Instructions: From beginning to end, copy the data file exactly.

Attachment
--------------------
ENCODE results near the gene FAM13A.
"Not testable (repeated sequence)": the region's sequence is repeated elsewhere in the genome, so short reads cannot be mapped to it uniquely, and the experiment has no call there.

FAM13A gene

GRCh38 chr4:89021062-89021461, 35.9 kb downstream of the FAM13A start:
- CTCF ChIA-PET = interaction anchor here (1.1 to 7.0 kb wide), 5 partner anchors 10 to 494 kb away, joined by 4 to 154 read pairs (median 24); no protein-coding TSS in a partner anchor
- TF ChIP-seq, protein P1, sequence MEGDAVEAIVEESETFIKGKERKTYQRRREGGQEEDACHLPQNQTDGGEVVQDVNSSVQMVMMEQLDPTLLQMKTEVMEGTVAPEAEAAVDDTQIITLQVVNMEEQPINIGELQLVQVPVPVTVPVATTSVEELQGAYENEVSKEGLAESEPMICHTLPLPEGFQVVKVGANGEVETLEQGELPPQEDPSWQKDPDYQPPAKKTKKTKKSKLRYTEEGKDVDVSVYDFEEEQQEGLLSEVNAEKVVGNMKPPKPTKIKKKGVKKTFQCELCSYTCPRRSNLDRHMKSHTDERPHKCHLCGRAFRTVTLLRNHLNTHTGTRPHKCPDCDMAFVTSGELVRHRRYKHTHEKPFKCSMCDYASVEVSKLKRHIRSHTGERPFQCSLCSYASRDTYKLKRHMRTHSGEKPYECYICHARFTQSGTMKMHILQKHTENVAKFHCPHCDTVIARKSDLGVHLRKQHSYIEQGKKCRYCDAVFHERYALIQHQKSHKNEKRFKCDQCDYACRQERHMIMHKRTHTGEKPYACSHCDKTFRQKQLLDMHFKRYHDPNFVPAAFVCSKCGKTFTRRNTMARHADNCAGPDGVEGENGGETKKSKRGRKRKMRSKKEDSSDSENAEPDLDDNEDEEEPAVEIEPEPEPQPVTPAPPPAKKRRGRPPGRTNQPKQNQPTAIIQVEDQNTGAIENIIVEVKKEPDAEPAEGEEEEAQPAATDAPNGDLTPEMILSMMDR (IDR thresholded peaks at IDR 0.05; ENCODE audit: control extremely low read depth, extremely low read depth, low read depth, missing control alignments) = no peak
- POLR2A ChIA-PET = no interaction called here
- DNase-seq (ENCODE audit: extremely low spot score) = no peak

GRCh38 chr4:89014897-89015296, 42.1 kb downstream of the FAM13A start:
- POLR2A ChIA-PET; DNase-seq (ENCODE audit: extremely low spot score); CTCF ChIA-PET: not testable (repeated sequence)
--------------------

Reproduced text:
ENCODE results near the gene FAM13A.
"Not testable (repeated sequence)": the region's sequence is repeated elsewhere in the genome, so short reads cannot be mapped to it uniquely, and the experiment has no call there.

FAM13A gene

GRCh38 chr4:89021062-89021461, 35.9 kb downstream of the FAM13A start:
- CTCF ChIA-PET = interaction anchor here (1.1 to 7.0 kb wide), 5 partner anchors 10 to 494 kb away, joined by 4 to 154 read pairs (median 24); no protein-coding TSS in a partner anchor
- TF ChIP-seq, protein P1, sequence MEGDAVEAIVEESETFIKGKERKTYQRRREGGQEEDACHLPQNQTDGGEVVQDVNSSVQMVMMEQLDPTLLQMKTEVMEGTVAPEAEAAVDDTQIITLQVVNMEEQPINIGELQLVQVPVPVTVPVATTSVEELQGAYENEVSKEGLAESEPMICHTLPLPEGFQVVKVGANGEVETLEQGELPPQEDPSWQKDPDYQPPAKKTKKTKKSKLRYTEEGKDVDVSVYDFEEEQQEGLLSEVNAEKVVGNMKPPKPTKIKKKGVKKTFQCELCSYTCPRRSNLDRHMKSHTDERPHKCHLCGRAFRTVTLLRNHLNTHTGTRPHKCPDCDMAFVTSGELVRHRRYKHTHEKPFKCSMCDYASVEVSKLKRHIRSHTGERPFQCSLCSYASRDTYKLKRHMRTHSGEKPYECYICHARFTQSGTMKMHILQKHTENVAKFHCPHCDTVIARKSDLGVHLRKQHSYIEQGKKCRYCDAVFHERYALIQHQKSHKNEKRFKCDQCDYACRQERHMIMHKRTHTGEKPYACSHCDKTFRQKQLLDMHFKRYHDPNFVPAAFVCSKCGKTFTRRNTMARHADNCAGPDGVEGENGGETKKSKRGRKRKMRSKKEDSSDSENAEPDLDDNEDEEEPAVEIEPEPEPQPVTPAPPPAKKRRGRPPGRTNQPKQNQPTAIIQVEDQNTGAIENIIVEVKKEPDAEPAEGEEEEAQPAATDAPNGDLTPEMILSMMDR (IDR thresholded peaks at IDR 0.05; ENCODE audit: control extremely low read depth, extremely low read depth, low read depth, missing control alignments) = no peak
- POLR2A ChIA-PET = no interaction called here
- DNase-seq (ENCODE audit: extremely low spot score) = no peak

GRCh38 chr4:89014897-89015296, 42.1 kb downstream of the FAM13A start:
- POLR2A ChIA-PET; DNase-seq (ENCODE audit: extremely low spot score); CTCF ChIA-PET: not testable (repeated sequence)